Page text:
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The financial crisis hit 10 years ago. For some, it feels like yesterday

The financial crisis hit 10 years ago. For some, it feels like yesterday
About 10 million Americans lost their homes during the financial crisis. (Paul Sakuma / Associated Press)

The Sept. 15, 2008, bankruptcy filing by investment bank Lehman Bros. 10 years ago today marks the unofficial start of the crisis that nearly took down the financial system.

For many Americans, the significance became apparent when they faced a layoff or the loss of a home — and the ramifications were felt for years. Nearly 9 million people lost their jobs and at least 10 million lost their homes. Within four years, 46.5 million Americans were living in poverty.

The Times heard from several Southern Californians about how the financial crisis affected their lives. Read their experiences below.

Call it triage

Katrina Matthews was headed to law school, working part time at a real estate company in Manhattan Beach when the financial crisis hit.

“This is a fire I need to put out,” she remembered thinking at the time.

 
Katrina Matthews

For the next five years, she assisted South Bay homeowners on the brink of foreclosure. What started as a handful of people asking for help eventually turned into an overwhelming number that forced Hughes to work 15-hour days. She called it “triage.”

“The mentality back then was that homeowners were deadbeat. That wasn’t the case. They were trying to get help but the banks weren’t listening to them. Nobody cared.”

From Los Angeles to Rancho Palos Verdes to Inglewood, everyone had a different story. Couples in the midst of divorce, grandmothers who could no longer afford their homes, longtime building tenants suddenly faced with doubled payments. Matthews helped dozens sell their homes often for less than the value of their mortgage.

“A good majority of them were still working people who couldn’t afford it anymore.”

The stress took a toll on Matthews’ personal life, but if she had to, she said she would make the same decision she made 10 years ago.

“I was born and raised in Southern California. I’m going to help my people out, especially when people are coning to me.”

No resolution

Theodora Stephan’s credit score still hasn’t recovered.

In the year before the financial crisis, Stephan closed several credit card accounts following a divorce. Further complicating matters, she asked Bank of America if she could get out of her interest-only loan and switch to a loan that would allow her to pay off her principal in the hopes of lowering her mortgage payment. She was supporting her two daughters, both in middle school, on her own.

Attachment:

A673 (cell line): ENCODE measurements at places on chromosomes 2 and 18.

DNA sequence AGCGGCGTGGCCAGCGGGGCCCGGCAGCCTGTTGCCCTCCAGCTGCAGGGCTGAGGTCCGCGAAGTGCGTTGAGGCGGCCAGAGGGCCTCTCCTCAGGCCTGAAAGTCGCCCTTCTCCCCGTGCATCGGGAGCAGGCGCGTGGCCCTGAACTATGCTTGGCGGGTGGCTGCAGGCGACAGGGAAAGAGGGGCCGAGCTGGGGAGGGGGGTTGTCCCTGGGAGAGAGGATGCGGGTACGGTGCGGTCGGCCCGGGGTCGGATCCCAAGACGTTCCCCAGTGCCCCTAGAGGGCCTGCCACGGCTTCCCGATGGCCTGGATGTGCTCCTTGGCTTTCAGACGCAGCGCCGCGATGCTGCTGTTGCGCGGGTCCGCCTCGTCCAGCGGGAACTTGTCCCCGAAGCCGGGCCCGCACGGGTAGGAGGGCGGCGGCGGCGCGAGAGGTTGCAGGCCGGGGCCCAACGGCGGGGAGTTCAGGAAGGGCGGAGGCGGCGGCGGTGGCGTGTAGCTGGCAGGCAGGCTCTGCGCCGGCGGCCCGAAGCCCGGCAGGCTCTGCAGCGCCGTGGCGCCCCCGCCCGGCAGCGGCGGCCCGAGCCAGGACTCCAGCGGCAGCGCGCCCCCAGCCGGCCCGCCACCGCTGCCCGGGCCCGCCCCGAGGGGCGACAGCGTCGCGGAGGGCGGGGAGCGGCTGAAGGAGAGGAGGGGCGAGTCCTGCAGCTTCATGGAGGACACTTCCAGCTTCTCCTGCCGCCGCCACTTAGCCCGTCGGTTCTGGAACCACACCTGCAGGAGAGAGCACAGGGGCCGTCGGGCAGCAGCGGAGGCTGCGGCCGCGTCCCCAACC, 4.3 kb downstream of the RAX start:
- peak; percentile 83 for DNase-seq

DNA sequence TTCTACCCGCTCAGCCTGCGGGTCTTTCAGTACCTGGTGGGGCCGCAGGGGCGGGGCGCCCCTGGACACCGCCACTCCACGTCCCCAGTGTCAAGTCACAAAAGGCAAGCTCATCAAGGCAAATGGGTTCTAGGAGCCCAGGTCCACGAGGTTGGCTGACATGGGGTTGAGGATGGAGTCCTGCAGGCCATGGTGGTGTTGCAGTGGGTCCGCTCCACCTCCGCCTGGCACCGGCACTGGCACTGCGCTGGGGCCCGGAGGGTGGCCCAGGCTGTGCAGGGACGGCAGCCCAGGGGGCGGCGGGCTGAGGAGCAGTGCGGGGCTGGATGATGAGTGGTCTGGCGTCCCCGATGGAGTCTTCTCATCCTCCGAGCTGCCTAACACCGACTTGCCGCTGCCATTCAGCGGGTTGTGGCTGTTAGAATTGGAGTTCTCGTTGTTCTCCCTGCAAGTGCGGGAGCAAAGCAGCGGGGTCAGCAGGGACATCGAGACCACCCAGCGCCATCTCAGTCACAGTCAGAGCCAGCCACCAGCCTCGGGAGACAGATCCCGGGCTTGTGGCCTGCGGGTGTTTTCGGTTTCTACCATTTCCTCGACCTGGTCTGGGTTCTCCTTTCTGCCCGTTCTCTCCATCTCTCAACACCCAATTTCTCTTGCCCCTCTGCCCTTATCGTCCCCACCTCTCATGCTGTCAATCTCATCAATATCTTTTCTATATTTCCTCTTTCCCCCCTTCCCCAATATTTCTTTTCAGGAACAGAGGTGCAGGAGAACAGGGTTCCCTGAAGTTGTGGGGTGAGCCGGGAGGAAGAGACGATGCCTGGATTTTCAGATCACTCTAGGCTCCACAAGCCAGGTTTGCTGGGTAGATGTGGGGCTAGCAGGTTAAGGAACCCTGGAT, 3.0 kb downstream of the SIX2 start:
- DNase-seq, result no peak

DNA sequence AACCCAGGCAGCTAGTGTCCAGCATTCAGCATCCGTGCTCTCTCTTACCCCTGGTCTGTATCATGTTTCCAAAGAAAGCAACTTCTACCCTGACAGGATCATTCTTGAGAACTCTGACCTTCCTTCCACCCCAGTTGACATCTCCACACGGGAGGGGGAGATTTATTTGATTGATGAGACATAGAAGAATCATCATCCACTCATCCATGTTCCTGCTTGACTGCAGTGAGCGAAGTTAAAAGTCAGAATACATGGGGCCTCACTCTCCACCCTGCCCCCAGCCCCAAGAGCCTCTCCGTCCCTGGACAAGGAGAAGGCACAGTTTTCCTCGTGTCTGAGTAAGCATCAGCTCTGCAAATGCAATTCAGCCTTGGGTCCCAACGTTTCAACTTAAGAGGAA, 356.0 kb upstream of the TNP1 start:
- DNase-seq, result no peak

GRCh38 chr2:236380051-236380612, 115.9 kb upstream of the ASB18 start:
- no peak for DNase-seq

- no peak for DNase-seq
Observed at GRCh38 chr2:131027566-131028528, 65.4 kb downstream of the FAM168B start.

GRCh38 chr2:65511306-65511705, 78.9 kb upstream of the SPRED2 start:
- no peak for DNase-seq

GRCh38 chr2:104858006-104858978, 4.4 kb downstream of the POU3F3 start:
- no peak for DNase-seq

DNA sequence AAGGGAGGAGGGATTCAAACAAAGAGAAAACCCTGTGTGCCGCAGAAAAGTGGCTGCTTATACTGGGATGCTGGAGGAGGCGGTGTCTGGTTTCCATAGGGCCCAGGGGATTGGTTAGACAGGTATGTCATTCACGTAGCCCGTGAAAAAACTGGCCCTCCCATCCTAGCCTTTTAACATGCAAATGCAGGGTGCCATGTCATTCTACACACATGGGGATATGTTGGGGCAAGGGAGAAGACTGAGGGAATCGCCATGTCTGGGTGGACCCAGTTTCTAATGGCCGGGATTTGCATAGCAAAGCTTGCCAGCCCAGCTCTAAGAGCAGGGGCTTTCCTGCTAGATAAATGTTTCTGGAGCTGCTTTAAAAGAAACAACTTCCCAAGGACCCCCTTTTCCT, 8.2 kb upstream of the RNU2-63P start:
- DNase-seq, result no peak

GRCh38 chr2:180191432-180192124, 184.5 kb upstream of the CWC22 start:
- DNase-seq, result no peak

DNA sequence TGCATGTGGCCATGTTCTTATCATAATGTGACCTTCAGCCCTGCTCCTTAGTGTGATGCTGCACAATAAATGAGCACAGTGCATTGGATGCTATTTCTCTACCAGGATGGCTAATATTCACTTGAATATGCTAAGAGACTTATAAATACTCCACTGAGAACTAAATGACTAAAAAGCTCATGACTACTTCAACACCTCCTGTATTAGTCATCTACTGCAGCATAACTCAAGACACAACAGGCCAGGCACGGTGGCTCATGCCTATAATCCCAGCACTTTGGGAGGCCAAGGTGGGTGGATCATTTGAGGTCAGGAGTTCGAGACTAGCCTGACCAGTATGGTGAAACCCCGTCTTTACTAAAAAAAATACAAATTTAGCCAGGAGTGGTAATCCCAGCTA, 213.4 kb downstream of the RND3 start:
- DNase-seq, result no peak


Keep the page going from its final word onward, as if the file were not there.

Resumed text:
“[Bank of America] told me I needed to be in financial duress. I told them I was; however, at the time I was making sure to make my payments.”

 
Theodora Stephan and her two daughters. Robbie Kaye

Stephan was told that in order to qualify for a loan modification, she’d need to skip payment for three months. She did, but then the notices came warning of potential foreclosure proceedings. Eventually, she found herself underwater on the mortgage on her Los Olivos home, the property worth less than the balance of the loan.

Stephan was able to keep her home and eventually get it refinanced for an affordable monthly rate. But she has struggled to put her daughters, who have student loans themselves, through college.

“My credit has been destroyed and I’m exhausted,” she said. “I just feel totally screwed.”

Homeowner no more

Mechele H. says her family is still living paycheck to paycheck.

She and her husband owned a home in Huntington Beach for 10 years. When the financial crisis hit in 2008, her husband — who had suffered a heart attack the year before — saw his hours and pay cut.

“We lost over $300,000 in our 401(k), and eventually our home.”

She is now a renter with little hope for that to change.

“We will never be able to own a home here again.”

So long, California

In August 2009, Karen Guyer was laid off from work. No one was hiring, she said, especially someone of retirement age.

Three years later, she sold her townhouse of 25 years in Diamond Bar and moved to Idaho.

“We found the cost of living to be considerably less than Southern California, making the recession somewhat more survivable.”

Guyer said she was more fortunate than others, but not without taking a hit. She thinks about the future, concerned about the impact her life will have on her kids.

“Now I worry that our Social Security and Medicare will be taken away and we will become a burden on our children.”

More takeaways

“Because my employer had to cut back hours, I learned to live a much simpler lifestyle. Now that the hours are back, I'm better equipped to live within my means and not purchase things I really don't need. For example, I just sold my 15-year-old Camry for a newer used car.”

–Paul, Montrose

“We make sure we have more liquid cash. We lost part of our retirement money to the market — it was gut-wrenching.”

–Emiliana Guereca, Los Angeles

“Before 2007, I always kept money in the bank, usually about three to six months of salary. Now I have less than a month's worth of income saved and rely on credit cards to cover shortfalls.”

Edmund Biro, Chatsworth

It put us deeply in debt … We will have to relocate out of state to retire as we won't be able to afford to stay in California.”

—P. Stewart, California

Twitter: @cshalby

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